Traditional healers say no to integration

Leader of the Traditional Healers Organisation (THO) Nhlavana Maseko says members of his organisation do not want to be integrated into the ministry of health.
He said traditional medicine existed long before western medication was introduced in the country. He revealed that since the 1970s he had been involved in extensive research and study and travelled to Europe where his medicine was proven authentic.

“We don’t want to be integrated into the ministry, instead we want to work in collaboration with it but independently,” said Maseko.
At St. Phillip’s traditional health practitioners have joined hands with Cabrini Ministries, which provides medical care to over 3 000 HIV patients. Traditional health practitioners in this area now refer their patients to this clinic when not responding to treatment. Information gathered, however, was that those traditional health practitioners known to be under THO were not part of the partnership.

Meanwhile, Maseko boasted that THO has six traditional hospitals countrywide and that they were equally effective. “We also treat HIV/AIDS symptoms,” he said, adding that most of their traditional medicine was tested in Germany, which has some of the world’s best pharmacies and laboratories.
“Why then don’t we want to recognise these in the country?” he asked.
He further boasted that local hospitals also referred their patients to traditional doctors, especially when they struggled to understand what was going on with the patient.
Maseko said not only do hospitals refer patients but even spiritual leaders refer their congregants to him if they did not get better after prayer. “Even well- known men of God now come to us,” he said.
Maseko further said under the Southern African Development Community (SADC) protocol, traditional healers were recognised. He added that several foreign patients flocked into the country from as far as Nigeria yet locals did not want to recognise the traditional healers’ organisation.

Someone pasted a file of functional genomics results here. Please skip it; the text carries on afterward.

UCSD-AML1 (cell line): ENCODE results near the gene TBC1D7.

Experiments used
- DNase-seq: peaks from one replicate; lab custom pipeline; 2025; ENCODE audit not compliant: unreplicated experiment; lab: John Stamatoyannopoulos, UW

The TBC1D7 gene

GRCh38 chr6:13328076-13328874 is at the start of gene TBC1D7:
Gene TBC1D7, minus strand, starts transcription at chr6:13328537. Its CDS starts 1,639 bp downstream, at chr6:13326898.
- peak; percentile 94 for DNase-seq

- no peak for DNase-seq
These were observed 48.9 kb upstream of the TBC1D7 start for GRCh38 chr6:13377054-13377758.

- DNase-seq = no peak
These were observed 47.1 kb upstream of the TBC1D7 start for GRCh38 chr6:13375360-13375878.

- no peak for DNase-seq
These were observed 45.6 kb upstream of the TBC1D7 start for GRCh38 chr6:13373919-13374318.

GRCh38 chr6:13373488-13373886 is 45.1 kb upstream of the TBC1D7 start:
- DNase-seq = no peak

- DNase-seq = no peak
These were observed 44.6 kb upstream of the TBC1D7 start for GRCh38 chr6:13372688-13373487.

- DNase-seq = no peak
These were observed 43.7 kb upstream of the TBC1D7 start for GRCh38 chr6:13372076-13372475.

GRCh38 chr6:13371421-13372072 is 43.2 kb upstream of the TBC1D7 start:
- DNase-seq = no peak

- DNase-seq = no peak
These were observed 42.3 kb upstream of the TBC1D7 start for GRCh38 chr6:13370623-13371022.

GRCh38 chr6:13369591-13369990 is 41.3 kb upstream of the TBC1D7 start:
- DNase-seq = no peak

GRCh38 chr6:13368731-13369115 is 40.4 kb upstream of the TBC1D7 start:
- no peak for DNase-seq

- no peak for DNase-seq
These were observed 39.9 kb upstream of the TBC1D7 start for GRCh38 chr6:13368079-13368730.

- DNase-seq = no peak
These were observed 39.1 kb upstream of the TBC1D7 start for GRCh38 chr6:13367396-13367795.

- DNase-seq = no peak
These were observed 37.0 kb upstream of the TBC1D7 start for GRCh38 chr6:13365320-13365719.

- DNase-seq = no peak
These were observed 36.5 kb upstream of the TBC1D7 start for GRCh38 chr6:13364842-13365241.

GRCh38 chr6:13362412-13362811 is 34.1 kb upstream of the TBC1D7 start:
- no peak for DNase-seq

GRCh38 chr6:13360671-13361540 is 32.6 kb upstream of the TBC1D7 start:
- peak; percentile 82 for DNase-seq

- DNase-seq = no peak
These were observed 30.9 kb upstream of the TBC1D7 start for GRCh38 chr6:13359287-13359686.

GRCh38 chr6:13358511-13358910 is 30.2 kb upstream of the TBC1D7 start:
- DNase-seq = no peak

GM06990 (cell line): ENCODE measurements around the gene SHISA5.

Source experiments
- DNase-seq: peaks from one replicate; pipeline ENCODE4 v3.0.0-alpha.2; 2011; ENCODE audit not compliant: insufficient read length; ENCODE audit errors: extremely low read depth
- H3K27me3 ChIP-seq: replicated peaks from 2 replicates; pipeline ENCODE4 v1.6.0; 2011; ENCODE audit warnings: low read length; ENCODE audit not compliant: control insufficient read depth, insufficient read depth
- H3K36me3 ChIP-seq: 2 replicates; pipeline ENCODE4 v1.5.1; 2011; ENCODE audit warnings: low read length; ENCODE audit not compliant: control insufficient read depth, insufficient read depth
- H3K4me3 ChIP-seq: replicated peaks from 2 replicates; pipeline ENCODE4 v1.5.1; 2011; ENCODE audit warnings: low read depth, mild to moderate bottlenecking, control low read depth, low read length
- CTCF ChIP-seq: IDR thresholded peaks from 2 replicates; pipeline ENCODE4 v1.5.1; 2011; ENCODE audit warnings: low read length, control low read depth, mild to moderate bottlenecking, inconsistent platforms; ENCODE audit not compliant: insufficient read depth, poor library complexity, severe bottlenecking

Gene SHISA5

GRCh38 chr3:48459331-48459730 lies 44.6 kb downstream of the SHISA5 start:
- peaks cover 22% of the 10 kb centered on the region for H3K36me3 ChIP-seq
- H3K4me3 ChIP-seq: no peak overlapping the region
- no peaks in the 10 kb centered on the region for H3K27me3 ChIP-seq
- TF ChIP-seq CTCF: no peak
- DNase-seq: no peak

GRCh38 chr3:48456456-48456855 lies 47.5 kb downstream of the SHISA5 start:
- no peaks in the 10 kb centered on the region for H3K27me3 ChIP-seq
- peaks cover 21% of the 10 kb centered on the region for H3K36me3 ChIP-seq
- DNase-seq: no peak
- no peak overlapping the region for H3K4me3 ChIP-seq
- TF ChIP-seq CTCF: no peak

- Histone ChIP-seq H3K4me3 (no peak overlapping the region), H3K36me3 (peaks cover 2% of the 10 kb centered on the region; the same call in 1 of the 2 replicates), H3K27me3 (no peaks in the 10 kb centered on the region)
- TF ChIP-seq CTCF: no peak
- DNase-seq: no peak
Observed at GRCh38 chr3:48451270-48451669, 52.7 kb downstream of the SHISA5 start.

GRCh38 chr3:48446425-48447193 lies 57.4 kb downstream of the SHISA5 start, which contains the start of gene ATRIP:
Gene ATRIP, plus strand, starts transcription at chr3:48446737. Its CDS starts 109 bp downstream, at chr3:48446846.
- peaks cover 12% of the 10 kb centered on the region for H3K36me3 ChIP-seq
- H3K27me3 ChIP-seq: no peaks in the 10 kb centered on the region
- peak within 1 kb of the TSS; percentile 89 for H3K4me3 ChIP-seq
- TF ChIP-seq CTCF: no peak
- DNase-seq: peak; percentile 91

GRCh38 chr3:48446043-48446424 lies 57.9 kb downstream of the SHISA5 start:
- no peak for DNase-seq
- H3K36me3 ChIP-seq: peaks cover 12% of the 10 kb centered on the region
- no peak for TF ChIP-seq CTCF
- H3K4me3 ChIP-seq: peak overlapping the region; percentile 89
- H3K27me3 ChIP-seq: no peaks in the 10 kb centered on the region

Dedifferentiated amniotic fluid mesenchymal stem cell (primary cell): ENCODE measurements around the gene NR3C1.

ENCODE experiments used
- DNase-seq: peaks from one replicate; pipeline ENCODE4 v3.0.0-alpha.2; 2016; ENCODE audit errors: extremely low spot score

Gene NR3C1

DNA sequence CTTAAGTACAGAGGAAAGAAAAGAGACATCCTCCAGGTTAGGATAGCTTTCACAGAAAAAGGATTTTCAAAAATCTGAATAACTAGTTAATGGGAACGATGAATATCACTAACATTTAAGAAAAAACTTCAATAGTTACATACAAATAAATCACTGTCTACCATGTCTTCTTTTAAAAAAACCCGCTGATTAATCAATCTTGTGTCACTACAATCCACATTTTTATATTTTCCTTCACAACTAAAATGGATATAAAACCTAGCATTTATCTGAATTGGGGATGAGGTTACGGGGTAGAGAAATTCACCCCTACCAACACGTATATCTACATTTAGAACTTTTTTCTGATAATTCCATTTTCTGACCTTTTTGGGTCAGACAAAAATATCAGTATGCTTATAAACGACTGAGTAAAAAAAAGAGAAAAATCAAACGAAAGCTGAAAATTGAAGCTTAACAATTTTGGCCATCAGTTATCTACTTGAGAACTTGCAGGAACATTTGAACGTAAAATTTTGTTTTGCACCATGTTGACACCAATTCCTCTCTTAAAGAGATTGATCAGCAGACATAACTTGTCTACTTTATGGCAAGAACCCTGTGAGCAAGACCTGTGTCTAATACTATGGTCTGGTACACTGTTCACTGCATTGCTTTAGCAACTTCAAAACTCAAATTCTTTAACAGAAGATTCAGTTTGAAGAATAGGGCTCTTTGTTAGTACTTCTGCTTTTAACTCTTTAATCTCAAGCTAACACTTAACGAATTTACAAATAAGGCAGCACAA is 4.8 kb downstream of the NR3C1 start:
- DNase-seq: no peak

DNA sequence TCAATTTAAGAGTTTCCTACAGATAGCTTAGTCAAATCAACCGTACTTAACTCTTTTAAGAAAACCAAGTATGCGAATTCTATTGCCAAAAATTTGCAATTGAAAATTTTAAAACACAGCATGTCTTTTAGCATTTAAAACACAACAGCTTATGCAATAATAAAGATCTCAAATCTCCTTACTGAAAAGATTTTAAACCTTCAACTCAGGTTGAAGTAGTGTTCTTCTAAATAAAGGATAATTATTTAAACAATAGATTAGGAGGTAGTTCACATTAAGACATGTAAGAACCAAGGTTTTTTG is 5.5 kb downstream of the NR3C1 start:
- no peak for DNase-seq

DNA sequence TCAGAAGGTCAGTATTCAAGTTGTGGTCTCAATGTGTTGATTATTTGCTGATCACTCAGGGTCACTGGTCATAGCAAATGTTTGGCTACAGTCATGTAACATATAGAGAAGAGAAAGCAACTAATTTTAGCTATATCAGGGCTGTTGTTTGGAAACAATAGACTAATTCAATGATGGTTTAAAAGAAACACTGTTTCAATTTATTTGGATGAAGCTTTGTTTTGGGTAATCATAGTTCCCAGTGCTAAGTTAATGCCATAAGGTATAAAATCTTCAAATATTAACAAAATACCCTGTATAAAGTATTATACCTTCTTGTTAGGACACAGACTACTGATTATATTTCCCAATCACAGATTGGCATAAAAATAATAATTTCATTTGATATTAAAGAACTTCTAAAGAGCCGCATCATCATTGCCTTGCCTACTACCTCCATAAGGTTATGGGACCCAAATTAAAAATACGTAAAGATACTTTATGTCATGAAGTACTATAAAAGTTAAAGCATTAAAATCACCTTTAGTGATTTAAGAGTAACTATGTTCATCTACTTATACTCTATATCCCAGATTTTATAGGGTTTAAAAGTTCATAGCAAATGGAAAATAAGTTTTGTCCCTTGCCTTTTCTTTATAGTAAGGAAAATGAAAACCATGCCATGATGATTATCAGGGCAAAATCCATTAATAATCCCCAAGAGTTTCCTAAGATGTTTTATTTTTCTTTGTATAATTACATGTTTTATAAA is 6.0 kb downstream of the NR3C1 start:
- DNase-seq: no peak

Adding, Maseko said his doctors were trained to cure many illnesses including malaria and diarrhoea.

‘No light for traditional consultation rooms’
TRADITIONAL healer Nhlavana Maseko says their consultation rooms will not be lit up.
This follows a suggestion made by medical practitioners that consultation rooms used by traditional doctors should be cleaned and lit up.
 Concerns were raised that this was important, especially for patients who were suffering from tuberculosis (TB) as they needed well ventilated and clean places for treatment to be effective.
Maseko said the first thing his doctors were taught was cleanliness.
“We have a module on cleanliness alone,” he said, adding however that they would never put up windows in the consultation rooms as this was against their principles.
“Have you ever seen any traditional healer’s consultation room with a window?” he asked rhetorically.
Maseko emphasised that there would not be any lighting in their consultation rooms despite concerns raised during a debate between medical practitioners from Cabrini Ministries and traditional health practitioners at St Phillip’s near Siphofaneni last week.

Healers soon to have ambulance
Maseko has hinted that traditional healers could soon have ambulances.
“Give us six months and just watch what happens,” said Maseko.  He decried that currently, the ministry of health does not help them with ambulances even though this should be the case.  Maseko said he also received emergency cases which need the services of an ambulance.  He said the number of patients in traditional hospitals was increasing, adding that more people were deserting conventional hospitals.

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